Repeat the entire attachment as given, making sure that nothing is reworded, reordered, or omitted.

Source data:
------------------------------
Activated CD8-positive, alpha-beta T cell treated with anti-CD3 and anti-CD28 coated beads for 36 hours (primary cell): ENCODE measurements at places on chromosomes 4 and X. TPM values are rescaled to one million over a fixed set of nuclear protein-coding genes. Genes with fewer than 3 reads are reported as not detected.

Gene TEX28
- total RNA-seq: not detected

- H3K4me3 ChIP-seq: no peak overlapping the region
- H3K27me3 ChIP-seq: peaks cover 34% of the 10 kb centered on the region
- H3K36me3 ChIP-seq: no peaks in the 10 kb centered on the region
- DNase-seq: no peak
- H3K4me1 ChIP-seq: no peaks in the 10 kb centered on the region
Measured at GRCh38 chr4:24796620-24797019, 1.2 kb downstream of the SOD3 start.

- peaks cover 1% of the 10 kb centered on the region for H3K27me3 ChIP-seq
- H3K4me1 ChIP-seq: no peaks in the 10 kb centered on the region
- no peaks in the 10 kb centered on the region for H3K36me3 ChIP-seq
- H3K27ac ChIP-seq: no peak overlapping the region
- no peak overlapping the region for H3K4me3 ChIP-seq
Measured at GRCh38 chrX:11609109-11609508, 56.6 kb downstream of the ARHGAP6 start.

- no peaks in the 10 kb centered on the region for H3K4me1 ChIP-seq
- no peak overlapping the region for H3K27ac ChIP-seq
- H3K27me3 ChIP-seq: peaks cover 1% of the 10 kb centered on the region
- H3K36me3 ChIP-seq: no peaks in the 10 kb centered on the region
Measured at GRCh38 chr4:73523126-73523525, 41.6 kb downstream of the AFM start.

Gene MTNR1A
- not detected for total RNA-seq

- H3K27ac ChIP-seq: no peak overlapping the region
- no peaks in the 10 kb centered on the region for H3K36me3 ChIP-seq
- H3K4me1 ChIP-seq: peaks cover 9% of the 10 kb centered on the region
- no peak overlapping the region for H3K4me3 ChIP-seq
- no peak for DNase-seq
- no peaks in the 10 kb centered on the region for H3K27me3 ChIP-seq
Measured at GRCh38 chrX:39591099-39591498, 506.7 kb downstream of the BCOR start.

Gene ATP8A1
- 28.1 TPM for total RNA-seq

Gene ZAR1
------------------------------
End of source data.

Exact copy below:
Activated CD8-positive, alpha-beta T cell treated with anti-CD3 and anti-CD28 coated beads for 36 hours (primary cell): ENCODE measurements at places on chromosomes 4 and X. TPM values are rescaled to one million over a fixed set of nuclear protein-coding genes. Genes with fewer than 3 reads are reported as not detected.

Gene TEX28
- total RNA-seq: not detected

- H3K4me3 ChIP-seq: no peak overlapping the region
- H3K27me3 ChIP-seq: peaks cover 34% of the 10 kb centered on the region
- H3K36me3 ChIP-seq: no peaks in the 10 kb centered on the region
- DNase-seq: no peak
- H3K4me1 ChIP-seq: no peaks in the 10 kb centered on the region
Measured at GRCh38 chr4:24796620-24797019, 1.2 kb downstream of the SOD3 start.

- peaks cover 1% of the 10 kb centered on the region for H3K27me3 ChIP-seq
- H3K4me1 ChIP-seq: no peaks in the 10 kb centered on the region
- no peaks in the 10 kb centered on the region for H3K36me3 ChIP-seq
- H3K27ac ChIP-seq: no peak overlapping the region
- no peak overlapping the region for H3K4me3 ChIP-seq
Measured at GRCh38 chrX:11609109-11609508, 56.6 kb downstream of the ARHGAP6 start.

- no peaks in the 10 kb centered on the region for H3K4me1 ChIP-seq
- no peak overlapping the region for H3K27ac ChIP-seq
- H3K27me3 ChIP-seq: peaks cover 1% of the 10 kb centered on the region
- H3K36me3 ChIP-seq: no peaks in the 10 kb centered on the region
Measured at GRCh38 chr4:73523126-73523525, 41.6 kb downstream of the AFM start.

Gene MTNR1A
- not detected for total RNA-seq

- H3K27ac ChIP-seq: no peak overlapping the region
- no peaks in the 10 kb centered on the region for H3K36me3 ChIP-seq
- H3K4me1 ChIP-seq: peaks cover 9% of the 10 kb centered on the region
- no peak overlapping the region for H3K4me3 ChIP-seq
- no peak for DNase-seq
- no peaks in the 10 kb centered on the region for H3K27me3 ChIP-seq
Measured at GRCh38 chrX:39591099-39591498, 506.7 kb downstream of the BCOR start.

Gene ATP8A1
- 28.1 TPM for total RNA-seq

Gene ZAR1